Across Texas, students are learning a lifesaving technique called “Stop the Bleed.”
One Northside ISD junior took the training to the next level and made it his focus for a project to help others.
“In them, they have a tourniquet, they have some packing gauze, really everything,” Hector Frausto, a junior at O’Connor High School, said.
The simple yet lifesaving kits are located across the O’Connor High School campus.
“We want to make them, like, as approachable as possible for any students,” Frausto said, showing the contents of one kit.
The Stop the Bleed kits and training have been around in Texas schools since 2020.
Frausto took the training this year as a junior as a part of an independent study mentorship program with San Antonio Metro Health.
“Stop the Bleed -- it’s honestly quite simple. It’s now made for anyone in the general public,” Frausto said.
As a part of his ISM project, Frausto made pre-training videos for students taking Stop the Bleed courses to help engage them.
“Stop the Bleed is just another part of emergency preparedness and ensuring that everyone has accessible and safe care whenever. Hopefully, it doesn’t come. But again, if there’s a traumatic bleeding incident or mass casualty, you’re there to act on the scene,” he said.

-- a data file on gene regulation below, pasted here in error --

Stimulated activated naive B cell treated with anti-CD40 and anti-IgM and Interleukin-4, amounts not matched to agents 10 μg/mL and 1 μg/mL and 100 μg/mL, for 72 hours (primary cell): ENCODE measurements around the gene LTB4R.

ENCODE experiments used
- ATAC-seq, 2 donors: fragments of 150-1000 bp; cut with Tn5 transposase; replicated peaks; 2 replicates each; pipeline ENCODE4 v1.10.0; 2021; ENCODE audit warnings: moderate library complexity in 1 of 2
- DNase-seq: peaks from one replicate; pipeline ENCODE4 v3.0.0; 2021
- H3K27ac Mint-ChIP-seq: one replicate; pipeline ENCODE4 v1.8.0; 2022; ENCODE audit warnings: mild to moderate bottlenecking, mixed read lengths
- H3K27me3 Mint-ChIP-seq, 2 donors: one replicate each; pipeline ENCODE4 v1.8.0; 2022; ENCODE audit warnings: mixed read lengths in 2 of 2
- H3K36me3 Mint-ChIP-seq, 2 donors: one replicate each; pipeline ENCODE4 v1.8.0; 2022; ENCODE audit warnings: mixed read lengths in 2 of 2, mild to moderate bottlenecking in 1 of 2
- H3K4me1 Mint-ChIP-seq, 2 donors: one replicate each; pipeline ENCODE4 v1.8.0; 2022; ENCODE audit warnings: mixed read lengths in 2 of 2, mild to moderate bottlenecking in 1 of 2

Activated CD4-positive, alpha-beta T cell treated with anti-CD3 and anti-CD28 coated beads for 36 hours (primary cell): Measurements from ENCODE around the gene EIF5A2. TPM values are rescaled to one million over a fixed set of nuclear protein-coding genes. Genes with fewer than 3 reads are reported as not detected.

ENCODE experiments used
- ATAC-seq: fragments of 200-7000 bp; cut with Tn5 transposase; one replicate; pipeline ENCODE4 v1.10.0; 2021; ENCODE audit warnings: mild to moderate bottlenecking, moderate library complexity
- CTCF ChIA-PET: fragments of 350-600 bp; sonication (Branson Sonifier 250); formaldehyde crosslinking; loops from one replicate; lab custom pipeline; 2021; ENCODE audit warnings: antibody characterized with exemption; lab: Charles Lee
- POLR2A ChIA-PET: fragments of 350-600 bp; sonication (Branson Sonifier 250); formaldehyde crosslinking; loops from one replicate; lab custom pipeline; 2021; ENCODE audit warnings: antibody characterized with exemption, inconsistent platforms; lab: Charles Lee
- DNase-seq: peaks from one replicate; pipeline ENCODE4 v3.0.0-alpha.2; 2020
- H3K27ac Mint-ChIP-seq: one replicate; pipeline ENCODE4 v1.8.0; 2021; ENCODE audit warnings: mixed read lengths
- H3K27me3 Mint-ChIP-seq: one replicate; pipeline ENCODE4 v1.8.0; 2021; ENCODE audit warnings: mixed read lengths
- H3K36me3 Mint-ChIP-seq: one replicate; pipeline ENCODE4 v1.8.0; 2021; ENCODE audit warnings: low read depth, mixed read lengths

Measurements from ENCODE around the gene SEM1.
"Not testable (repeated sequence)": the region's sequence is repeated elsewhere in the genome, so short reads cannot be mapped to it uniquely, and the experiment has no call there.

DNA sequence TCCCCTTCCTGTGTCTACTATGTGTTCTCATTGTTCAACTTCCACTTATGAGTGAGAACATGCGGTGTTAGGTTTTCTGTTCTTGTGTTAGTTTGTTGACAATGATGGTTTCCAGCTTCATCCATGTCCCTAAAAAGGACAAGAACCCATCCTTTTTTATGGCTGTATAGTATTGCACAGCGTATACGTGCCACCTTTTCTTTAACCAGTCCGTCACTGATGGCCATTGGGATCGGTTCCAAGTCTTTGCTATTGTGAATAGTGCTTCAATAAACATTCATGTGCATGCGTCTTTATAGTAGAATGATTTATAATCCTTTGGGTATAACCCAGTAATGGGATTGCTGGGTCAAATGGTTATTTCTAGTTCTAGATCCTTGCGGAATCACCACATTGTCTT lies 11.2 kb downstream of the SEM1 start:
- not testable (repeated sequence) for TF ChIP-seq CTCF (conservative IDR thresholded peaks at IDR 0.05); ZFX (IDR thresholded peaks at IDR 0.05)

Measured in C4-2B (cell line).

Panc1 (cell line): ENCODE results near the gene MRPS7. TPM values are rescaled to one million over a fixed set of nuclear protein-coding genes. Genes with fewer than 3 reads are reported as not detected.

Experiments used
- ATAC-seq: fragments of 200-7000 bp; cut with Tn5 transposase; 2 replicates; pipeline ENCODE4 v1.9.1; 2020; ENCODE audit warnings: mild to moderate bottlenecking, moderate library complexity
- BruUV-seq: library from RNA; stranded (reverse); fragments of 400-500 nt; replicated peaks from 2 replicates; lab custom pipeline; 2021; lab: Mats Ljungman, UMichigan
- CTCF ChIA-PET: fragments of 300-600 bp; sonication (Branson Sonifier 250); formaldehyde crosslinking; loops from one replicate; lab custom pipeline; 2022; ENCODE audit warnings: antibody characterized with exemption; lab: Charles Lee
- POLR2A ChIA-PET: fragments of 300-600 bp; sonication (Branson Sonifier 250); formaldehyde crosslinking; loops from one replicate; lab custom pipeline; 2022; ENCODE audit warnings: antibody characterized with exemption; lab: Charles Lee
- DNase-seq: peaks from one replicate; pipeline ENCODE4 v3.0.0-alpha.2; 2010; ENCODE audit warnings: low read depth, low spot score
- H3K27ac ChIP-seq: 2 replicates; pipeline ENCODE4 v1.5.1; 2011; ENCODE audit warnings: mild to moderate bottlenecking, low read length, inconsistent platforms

He says it’s vital more people in the general public know what to do should the worst happen because those first few minutes in a traumatic bleeding incident could mean the difference in life and death.
“Hopefully, you have at least one or two people in that classroom that can be like, ‘Oh, hey, give me someone’s shirt, give me a towel.’ Like, let’s start putting pressure because you will end up saving that person’s life,” Frausto said.
He has made it his mission to spread the Stop the Bleed training to more students across his campus and across the Northside ISD district.
“Ultimately, my goal is to make sure as many people as possible are certified and trained,” Frausto said.
Northside ISD recently held a Stop the Bleed training event for students and staff to get certified.
Frausto said his goal is to have more training courses both in the fall and in the spring of the next school year.